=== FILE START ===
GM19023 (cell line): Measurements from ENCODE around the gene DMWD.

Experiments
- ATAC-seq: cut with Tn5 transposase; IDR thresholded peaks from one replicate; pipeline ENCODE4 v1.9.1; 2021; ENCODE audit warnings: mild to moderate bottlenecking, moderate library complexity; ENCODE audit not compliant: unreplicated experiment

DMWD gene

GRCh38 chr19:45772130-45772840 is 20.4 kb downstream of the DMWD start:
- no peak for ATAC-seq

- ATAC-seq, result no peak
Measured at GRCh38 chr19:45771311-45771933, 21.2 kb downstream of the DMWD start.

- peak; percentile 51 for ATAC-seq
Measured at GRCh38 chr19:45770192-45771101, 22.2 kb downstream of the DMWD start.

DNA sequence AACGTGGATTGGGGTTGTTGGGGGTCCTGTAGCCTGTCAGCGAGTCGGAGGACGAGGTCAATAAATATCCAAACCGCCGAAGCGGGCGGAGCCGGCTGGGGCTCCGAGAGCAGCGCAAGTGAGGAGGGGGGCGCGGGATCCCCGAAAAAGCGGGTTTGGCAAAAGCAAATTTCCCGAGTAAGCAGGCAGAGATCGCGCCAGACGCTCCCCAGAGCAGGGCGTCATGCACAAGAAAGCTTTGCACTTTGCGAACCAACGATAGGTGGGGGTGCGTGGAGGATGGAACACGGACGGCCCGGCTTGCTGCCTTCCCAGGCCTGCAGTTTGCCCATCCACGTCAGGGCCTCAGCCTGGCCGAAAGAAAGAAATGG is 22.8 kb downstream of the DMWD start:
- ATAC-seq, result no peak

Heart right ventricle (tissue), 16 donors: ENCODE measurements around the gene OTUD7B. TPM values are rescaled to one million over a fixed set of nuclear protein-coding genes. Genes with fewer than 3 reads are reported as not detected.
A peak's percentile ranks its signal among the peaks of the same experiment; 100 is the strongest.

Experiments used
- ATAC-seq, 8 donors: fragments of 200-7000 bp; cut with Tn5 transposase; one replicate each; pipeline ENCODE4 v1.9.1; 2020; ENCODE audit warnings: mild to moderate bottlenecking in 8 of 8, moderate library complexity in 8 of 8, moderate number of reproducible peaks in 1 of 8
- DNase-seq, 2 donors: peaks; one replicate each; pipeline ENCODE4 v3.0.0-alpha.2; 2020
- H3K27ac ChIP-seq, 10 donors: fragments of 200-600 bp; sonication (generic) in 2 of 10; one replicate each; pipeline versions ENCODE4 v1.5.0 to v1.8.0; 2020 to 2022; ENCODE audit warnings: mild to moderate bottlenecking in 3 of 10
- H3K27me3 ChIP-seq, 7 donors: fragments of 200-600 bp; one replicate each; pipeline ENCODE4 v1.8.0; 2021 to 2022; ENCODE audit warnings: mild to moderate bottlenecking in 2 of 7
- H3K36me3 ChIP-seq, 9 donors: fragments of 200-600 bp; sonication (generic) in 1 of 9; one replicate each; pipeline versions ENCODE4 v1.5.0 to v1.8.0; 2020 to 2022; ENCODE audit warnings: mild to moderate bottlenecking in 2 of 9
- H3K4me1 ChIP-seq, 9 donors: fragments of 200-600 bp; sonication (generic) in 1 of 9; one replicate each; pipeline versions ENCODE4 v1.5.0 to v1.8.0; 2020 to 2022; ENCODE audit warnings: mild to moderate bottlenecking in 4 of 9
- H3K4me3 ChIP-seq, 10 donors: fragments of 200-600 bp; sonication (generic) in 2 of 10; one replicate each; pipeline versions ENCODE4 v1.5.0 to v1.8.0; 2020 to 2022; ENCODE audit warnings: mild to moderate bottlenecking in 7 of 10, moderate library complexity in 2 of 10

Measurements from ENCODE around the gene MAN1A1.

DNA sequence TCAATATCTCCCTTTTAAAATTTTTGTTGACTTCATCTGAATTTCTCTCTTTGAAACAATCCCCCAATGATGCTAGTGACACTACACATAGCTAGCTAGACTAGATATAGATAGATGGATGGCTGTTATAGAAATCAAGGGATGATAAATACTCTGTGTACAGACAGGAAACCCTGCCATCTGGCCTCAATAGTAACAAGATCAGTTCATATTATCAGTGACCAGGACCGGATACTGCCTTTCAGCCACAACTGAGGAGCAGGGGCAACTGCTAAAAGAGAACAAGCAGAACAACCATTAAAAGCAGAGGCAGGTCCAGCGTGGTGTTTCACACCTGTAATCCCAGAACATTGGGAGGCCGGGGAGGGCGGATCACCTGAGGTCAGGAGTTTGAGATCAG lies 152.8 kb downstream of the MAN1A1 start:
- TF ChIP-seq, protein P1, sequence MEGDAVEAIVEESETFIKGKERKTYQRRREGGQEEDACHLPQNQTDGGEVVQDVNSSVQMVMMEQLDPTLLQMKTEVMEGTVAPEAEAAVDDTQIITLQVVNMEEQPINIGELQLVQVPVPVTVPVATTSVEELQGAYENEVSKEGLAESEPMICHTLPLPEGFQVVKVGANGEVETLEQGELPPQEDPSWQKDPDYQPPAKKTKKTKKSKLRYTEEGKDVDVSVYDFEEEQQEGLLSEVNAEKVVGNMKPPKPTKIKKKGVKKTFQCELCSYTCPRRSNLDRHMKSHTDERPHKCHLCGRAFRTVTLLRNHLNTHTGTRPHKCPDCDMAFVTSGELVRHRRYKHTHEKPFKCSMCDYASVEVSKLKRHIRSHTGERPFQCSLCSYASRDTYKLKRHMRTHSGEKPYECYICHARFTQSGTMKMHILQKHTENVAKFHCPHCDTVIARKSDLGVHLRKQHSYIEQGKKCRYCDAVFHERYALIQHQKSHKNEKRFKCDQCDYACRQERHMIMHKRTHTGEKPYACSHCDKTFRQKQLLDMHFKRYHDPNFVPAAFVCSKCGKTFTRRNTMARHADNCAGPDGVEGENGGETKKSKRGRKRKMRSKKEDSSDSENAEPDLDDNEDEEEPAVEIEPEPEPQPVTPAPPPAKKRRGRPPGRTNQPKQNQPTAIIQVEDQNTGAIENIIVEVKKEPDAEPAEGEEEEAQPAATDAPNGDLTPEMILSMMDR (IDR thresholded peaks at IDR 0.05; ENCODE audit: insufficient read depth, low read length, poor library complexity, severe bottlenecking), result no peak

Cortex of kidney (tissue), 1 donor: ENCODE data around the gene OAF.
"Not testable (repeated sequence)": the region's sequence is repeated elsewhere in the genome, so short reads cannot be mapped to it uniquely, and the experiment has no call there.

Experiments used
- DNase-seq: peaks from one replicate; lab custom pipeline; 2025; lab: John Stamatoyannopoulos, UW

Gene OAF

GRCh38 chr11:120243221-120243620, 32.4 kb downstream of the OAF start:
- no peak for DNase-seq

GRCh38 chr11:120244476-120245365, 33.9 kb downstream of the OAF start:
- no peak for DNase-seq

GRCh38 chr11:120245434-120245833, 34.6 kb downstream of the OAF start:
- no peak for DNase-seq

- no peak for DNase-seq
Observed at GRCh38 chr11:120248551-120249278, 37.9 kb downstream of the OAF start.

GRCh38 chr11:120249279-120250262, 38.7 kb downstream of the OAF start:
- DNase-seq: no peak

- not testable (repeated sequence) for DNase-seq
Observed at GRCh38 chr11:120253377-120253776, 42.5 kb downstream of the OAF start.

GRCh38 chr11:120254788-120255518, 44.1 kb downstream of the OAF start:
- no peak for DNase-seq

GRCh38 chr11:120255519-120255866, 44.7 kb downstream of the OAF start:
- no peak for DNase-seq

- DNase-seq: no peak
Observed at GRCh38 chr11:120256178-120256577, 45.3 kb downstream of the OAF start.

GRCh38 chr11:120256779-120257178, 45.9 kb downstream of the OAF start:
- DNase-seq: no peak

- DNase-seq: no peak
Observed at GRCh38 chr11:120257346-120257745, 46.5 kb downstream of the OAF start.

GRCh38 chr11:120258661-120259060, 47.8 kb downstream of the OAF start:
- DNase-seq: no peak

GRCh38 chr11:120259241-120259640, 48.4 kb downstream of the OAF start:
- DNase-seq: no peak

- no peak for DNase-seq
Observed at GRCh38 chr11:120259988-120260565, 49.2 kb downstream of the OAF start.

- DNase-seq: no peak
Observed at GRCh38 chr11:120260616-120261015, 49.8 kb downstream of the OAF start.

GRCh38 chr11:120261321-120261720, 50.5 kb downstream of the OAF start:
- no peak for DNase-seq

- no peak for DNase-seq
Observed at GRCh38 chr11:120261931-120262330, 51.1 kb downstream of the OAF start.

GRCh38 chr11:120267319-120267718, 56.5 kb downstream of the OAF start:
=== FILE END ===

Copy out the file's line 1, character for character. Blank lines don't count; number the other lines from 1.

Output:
GM19023 (cell line): Measurements from ENCODE around the gene DMWD.